Jan 172017
 

Dispatches from the Raven Crowking Vol. II: Designing and Running Adventures (DCC/almost system-neutral)

The second booklet of essays and thoughts by the eponymous Raven Crowking (aka Daniel J. Bishop) clocks in at 54 pages, 1 page front cover, 1 page editorial, 1 page ToC, 1 page SRD, 1 page blank, leaving us with 50 pages, though these are made for the a5 (6” by 9”-standard) – you can fit 4 of them on a sheet of paper if you’re like me and tend to print things out.

 

We begin this pdf with the basics and, even if one is an experienced judge, it may help to recap the steps: 1) Brainstorm. In the beginning, there was the idea. Simple as that. 2) is a golden rule. I mean it. If every designer followed the rule, my job’d be much more pleasant: “Never base the adventure on expectations of what players will do.” Seriously, you can try to rig the game, manipulate structure, etc. – no pre-written module will survive contact with a table of creative minds intact. It’s simple as that. If the module requires a thoroughly railroady array of sequential decisions that could go any way, then we have an issue on our hands. 3) is more complex and less obvious: The goal of players in a module is to exert control over the situation. As simple as that may sound, the ramifications of this truth are much harder to control from the perspective of the author – but at the same time, this provides a means of structuring leverage to employ to keep things on track.

 

4) is not necessarily correct, but true as a design tenet: No group will find everything. Well, I could rattle off instances where my players did find everything sans me cheating or the like, but they are crazy experienced veterans of the toughest caliber…so yeah – from a designer’s point of view, hiding too much can be bad. 5) is important: Remain true to the setting. The PCs, via smarts and insane luck have managed to accomplish impossible deed xyz? Then they DESERVE the huge reward. Similarly, if they screwed up, they *SHOULD* get hosed. Beyond these, context, an awareness of possible introduction spots and the dynamics of the table are important – and so is the need to make it clear that another GM/judge/referee can run your module – the latter is more critical than you’d think: Designer-blindness and established group-behavior paradigms can easily thwart that one.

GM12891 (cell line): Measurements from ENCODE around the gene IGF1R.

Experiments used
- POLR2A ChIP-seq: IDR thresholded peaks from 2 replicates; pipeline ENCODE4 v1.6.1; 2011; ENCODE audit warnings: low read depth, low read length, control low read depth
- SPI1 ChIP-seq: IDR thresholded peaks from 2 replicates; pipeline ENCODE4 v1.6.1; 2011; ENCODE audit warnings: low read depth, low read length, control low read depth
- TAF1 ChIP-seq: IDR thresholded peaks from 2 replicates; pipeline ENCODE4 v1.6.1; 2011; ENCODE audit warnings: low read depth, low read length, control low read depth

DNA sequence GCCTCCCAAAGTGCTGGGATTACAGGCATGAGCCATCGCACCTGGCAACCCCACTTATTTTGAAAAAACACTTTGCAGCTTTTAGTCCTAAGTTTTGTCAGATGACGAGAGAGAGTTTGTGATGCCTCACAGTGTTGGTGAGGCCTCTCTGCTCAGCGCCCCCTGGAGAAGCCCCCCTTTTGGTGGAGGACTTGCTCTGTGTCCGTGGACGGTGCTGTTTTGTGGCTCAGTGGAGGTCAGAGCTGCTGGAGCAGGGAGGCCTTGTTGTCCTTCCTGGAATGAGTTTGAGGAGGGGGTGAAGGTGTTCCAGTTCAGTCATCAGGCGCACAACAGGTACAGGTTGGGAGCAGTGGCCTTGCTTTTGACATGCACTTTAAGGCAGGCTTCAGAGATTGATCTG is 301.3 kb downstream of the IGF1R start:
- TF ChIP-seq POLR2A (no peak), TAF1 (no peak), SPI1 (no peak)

The basics out of the way, we come to the advanced components – and it is here that the booklet becomes more interesting, as it halts to analyze the things players take for granted at the table: To wit: E.g. unimpeded communications, risk/reward-levels, etc. – as soon as these basic premises are compromised in one way or another, things get interesting. A number of classic (and new) sample modules are used to illustrate the clever use and modifications of such basic premises…yes, beyond the confines of DCC. What if e.g. seating arrangements suddenly matter?

 

The advanced adventure craft rules are similarly helpful: There should, for example, be multiple clues to unearth a given piece of information. This may sound obvious, but many, many investigation scenarios still get that aspect horribly wrong. Similarly, offstage material and the like need to be considered alongside with player and character proclivities. If your only hook for gold-greedy murder-hobos, but not the fanatics of god xyz, then your module may need diversification in that regard; even more important would be the fallacy of alignment-associated behavior. I have never made a secret out of my conviction that alignments suck, are anathema to the roleplaying of complex characters and should be purged with fire. More important would be the fact that they often act as a lazy shorthand for designers: Good hook, neutral hook, done. Lame. So yeah. Objectives, allies, bosses and the like are given similar, deep consideration – and so is the sudden and dramatic reveal is a tried and true and much cherished experience that resonates with all of us…but at the same time, it is harder than you’d anticipate to pull off in face of a jaded crew of players. Thus, detailed consideration, including several modules quoted for reference, can guide a Gm to excel at employing this narrative device.

 

Beyond these, we also take stock on meaningless encounters – when and how to use them, for example. And why they can and should matter. While a given encounter may have no benefit to the story told, we all interact with it nonetheless; as such, the lack of a previously ascribed relevance towards the proceedings of the given plot, ultimately, generates an absence that GM and players alike can fill with speculation, observations, etc. – often enhancing the general immersion of a given setting. I am willing to bet that pretty much every GM worth his or her salt has, at one point, just taken up player-speculation uttered in the aftermath of such an encounter and greatly enhanced the overall flexibility and fungibility of a given module.